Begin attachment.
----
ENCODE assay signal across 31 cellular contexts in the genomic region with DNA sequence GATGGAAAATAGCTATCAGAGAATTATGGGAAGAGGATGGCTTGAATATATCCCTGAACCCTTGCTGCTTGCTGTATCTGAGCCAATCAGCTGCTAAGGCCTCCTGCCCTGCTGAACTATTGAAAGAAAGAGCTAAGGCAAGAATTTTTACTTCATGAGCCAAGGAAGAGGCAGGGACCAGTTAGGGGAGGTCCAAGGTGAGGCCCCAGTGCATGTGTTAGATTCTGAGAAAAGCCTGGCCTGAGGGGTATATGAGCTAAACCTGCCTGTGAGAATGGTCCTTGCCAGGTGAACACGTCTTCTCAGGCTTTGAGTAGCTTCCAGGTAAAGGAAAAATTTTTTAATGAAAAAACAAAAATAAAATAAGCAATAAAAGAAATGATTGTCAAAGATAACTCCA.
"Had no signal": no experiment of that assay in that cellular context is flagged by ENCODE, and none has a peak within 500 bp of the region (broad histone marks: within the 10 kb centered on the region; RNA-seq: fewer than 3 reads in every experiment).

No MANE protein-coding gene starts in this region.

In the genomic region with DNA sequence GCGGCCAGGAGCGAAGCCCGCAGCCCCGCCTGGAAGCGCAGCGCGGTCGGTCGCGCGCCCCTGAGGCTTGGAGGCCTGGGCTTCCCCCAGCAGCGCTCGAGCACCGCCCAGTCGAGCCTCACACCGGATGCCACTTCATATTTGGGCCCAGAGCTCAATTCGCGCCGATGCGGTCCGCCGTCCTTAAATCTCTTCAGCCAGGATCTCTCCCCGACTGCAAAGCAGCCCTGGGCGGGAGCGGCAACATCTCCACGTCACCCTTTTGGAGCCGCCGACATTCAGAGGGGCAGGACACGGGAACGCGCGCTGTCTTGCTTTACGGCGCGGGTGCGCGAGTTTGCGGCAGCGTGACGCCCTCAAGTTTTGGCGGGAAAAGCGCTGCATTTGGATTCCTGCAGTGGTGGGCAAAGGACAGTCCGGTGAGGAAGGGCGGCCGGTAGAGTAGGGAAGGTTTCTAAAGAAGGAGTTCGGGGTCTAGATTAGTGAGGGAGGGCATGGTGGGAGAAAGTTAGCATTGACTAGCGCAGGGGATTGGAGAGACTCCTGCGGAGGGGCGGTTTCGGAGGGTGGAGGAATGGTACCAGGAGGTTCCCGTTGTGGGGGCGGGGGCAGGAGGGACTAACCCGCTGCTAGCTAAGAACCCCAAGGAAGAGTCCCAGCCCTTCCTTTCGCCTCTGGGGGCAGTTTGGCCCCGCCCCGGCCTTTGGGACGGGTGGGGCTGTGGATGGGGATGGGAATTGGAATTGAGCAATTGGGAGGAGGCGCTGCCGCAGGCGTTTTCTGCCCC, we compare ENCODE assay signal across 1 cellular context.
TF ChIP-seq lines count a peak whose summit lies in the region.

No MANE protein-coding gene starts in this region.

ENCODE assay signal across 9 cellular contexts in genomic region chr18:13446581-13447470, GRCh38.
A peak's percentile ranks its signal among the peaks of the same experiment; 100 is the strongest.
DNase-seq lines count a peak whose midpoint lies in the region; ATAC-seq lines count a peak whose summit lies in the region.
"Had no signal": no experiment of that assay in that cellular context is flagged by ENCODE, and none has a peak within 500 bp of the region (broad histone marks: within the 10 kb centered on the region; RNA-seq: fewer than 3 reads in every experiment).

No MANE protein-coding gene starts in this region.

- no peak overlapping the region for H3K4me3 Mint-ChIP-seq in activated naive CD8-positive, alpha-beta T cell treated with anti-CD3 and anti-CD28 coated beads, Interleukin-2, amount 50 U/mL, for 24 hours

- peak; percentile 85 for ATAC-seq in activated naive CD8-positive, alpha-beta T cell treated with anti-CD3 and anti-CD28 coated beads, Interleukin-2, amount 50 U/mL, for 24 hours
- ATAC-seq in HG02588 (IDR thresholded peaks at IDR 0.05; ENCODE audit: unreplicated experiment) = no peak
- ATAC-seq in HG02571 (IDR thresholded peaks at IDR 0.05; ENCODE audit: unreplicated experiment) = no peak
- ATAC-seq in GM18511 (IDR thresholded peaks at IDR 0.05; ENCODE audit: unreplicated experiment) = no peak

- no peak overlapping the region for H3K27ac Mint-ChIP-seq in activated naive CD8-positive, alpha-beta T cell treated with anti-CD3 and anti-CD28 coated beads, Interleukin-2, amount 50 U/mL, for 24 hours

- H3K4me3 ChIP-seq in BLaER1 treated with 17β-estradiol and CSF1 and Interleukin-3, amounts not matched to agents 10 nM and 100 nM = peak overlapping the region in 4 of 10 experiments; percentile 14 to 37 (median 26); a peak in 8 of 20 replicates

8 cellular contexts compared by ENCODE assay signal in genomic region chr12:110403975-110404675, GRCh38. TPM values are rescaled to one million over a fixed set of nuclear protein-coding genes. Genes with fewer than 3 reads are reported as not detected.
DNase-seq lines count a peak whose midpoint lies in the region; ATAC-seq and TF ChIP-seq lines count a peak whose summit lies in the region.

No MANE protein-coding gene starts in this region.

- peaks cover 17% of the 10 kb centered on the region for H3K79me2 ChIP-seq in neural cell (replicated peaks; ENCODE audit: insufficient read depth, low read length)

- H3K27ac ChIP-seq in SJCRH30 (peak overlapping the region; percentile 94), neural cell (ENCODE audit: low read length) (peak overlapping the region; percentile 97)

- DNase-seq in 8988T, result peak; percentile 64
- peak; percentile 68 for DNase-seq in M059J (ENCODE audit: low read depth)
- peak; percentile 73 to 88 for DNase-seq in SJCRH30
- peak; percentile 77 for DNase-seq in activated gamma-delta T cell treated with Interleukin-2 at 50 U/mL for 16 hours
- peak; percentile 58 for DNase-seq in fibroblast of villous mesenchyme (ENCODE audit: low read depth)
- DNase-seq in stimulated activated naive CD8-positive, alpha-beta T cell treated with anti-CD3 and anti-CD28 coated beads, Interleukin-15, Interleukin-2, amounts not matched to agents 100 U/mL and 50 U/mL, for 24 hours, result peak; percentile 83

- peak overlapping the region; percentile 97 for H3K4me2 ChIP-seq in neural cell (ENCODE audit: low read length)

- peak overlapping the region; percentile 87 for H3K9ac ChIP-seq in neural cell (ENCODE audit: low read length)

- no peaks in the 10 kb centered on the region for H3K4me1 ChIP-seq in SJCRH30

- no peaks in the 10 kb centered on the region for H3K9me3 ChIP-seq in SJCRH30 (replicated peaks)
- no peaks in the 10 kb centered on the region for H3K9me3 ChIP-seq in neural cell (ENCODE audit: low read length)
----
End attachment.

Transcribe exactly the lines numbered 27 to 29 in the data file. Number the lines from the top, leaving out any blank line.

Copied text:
- peak; percentile 77 for DNase-seq in activated gamma-delta T cell treated with Interleukin-2 at 50 U/mL for 16 hours
- peak; percentile 58 for DNase-seq in fibroblast of villous mesenchyme (ENCODE audit: low read depth)
- DNase-seq in stimulated activated naive CD8-positive, alpha-beta T cell treated with anti-CD3 and anti-CD28 coated beads, Interleukin-15, Interleukin-2, amounts not matched to agents 100 U/mL and 50 U/mL, for 24 hours, result peak; percentile 83